Dr Isobel Hook of Oxford University led the team developing the science case for an E-ELT. “There are a lot of big questions in astronomy that we can’t answer with the current generation of telescopes. 42 may not quite be the answer to Life, the Universe and Everything, but it will tell us a great deal more than we know now.”
For the past year, ESO has been working together with European astronomers to define the new giant telescope needed by the end of the next decade. This fast pace has also been possible thanks to early conceptual studies (such as the ESO OWL and the EURO-50 studies), complemented by a large mobilisation of European Institutes and high-tech Industries to develop critical enabling technologies in the framework of the so-called ELT Design Study, with ESO and the European Commission as the main funders, as well as with national contributions.
Professor Gerry Gilmore of the University of Cambridge chaired the design study leading up to this decision “Constructing an E-ELT is extremely challenging – as you scale up a telescope the technical difficulties become much more significant. Scientists and industry will both have crucial parts to play in ensuring that the E-ELT is viable and the UK community will be looking to take leading roles in design and construction of the telescope and its instruments as well as in the eventual scientific work.”
The primary 42-m diameter mirror is composed of 906 hexagonal segments, each 1.45 m in size, while the secondary mirror is as large as 6 m in diameter. In order to overcome the fuzziness of stellar images due to atmospheric turbulence the telescope needs to incorporate adaptive mirrors into its optics. A tertiary mirror, 4.2 m in diameter, relays the light to the adaptive optics system, composed of two mirrors: a 2.5-m mirror supported by 5000 or more actuators able to distort its own shape a thousand times per second, and one 2.7 m in diameter that allows for the final image corrections. This five mirror approach results in an exceptional image quality, with no significant aberrations in the field of view.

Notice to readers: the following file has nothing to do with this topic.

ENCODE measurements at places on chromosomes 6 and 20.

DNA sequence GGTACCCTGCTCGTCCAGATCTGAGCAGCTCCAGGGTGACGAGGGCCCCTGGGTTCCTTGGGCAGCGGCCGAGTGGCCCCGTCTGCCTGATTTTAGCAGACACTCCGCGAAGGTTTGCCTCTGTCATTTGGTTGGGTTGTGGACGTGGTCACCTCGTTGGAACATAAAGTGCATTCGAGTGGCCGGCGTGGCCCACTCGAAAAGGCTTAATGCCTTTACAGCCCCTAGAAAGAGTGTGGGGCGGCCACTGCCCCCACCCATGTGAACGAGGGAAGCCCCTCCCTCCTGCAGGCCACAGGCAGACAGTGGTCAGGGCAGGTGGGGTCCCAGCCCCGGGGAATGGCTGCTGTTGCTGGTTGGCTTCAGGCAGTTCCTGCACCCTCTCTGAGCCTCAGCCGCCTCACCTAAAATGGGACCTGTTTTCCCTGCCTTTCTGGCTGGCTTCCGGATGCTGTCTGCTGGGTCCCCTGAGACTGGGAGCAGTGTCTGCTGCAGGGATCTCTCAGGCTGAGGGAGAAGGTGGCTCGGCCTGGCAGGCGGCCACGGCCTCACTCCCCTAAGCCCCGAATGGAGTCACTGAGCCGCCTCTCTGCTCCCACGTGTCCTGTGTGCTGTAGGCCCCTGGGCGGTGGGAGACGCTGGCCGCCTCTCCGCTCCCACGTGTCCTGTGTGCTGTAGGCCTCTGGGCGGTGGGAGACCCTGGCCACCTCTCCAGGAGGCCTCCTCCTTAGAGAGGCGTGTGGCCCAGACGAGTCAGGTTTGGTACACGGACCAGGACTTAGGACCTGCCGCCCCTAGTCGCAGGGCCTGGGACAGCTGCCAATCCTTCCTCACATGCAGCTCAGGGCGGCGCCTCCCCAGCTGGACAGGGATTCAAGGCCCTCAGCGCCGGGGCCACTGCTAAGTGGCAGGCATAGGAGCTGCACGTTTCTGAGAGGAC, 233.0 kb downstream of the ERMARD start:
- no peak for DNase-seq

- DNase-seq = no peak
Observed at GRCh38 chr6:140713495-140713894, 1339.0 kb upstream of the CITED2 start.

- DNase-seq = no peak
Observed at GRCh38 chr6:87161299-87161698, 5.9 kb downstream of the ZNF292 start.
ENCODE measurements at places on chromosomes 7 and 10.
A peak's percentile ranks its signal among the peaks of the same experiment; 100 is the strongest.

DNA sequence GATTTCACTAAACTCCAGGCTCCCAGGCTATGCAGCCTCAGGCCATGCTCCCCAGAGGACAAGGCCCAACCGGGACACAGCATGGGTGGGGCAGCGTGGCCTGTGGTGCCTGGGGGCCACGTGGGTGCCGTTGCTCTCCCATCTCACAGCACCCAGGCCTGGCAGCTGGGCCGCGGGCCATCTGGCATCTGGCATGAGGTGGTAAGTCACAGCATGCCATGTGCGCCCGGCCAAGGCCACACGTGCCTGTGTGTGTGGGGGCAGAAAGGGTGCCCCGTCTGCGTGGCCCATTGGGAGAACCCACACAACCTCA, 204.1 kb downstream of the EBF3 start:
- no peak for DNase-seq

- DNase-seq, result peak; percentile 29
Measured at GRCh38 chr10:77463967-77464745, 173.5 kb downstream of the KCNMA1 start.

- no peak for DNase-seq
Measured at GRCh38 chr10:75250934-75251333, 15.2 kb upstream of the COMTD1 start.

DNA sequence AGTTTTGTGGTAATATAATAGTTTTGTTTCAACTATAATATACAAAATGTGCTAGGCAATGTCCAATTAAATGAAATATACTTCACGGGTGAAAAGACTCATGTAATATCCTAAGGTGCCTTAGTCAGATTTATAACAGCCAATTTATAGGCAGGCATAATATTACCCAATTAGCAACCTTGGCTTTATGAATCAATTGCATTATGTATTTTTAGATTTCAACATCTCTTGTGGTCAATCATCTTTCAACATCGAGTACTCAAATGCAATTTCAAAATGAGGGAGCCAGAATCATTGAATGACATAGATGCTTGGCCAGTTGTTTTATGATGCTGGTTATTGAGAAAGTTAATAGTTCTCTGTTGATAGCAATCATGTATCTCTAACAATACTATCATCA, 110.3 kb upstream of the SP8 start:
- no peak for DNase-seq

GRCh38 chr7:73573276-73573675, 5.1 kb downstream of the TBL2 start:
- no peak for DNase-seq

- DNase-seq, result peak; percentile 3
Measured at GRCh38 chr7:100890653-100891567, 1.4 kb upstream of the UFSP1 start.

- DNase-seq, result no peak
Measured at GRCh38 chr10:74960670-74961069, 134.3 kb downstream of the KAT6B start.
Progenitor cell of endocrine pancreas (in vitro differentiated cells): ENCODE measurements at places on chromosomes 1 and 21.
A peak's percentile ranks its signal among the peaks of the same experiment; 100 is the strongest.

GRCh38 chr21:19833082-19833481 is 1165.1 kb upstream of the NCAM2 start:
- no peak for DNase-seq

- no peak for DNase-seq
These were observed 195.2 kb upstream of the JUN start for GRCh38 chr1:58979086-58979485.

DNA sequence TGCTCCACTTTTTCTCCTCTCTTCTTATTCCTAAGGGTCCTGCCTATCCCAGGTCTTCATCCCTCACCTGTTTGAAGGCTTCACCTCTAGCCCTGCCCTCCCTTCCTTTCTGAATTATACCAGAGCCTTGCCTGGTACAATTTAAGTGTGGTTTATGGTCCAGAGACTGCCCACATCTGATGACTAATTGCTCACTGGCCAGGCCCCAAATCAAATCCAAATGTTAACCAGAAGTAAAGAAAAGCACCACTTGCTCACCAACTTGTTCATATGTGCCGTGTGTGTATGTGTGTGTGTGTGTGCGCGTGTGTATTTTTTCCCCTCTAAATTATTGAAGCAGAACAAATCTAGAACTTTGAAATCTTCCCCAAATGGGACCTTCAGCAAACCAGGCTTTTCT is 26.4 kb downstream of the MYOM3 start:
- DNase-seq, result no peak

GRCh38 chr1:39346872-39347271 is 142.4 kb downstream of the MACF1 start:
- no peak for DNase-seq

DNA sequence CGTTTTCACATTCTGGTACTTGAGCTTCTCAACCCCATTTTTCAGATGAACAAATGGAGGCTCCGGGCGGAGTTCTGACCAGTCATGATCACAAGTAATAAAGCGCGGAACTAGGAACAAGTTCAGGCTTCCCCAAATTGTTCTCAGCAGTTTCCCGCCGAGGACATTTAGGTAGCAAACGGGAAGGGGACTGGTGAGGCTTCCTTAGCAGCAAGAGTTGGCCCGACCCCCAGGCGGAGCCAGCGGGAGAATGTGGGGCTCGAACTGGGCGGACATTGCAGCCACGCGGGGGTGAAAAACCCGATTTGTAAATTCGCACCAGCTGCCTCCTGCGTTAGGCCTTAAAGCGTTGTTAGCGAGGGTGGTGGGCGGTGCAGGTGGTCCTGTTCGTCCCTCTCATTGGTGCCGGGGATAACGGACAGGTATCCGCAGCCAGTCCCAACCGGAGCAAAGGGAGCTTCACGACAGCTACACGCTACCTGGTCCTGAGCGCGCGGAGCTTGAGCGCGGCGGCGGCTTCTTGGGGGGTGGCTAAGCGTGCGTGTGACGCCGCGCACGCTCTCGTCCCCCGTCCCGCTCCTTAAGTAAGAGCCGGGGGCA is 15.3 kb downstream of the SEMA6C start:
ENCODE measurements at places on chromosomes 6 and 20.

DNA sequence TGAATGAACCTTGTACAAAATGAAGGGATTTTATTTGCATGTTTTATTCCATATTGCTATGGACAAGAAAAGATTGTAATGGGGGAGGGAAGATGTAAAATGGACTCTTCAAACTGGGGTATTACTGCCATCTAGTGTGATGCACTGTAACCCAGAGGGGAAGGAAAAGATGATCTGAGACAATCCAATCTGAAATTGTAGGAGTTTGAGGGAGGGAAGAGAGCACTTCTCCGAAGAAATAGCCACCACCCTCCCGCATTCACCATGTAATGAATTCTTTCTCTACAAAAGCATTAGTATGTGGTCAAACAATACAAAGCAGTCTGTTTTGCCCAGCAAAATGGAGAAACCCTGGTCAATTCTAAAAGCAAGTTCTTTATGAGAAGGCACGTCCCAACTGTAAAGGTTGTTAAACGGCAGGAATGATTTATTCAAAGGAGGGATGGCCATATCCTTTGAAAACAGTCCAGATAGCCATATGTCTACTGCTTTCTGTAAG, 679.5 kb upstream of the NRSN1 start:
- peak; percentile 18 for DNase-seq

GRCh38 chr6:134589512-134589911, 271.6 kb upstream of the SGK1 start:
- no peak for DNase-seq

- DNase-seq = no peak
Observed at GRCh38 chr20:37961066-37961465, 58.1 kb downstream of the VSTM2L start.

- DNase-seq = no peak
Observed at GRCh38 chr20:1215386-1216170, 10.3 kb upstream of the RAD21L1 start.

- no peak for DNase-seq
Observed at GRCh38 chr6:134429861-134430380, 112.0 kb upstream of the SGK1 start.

The site of the E-ELT is not yet fixed as studies are still undergoing with a plan to make a decision by 2008.
“The E-ELT will provide European astronomers with access to a facility that will allow them to do very exciting research projects including looking for Earth-like planets around other stars, a real quest for astronomers,” said Richard Wade.
“This is really the beginning of a new era for optical and infrared astronomy,” said Catherine Cesarsky.
Extremely Large Telescopes are considered world-wide as one of the highest priorities in ground-based astronomy. They will vastly advance astrophysical knowledge allowing detailed studies of, among others, planets around other stars, the first objects in the Universe, super-massive Black Holes, and the nature and distribution of the Dark Matter and Dark Energy which dominate the Universe. The European Extremely Large Telescope project will maintain and reinforce Europe’s position at the forefront of astrophysical research, gained in large part at the turn of the Century through the ESO Very Large Telescope facility.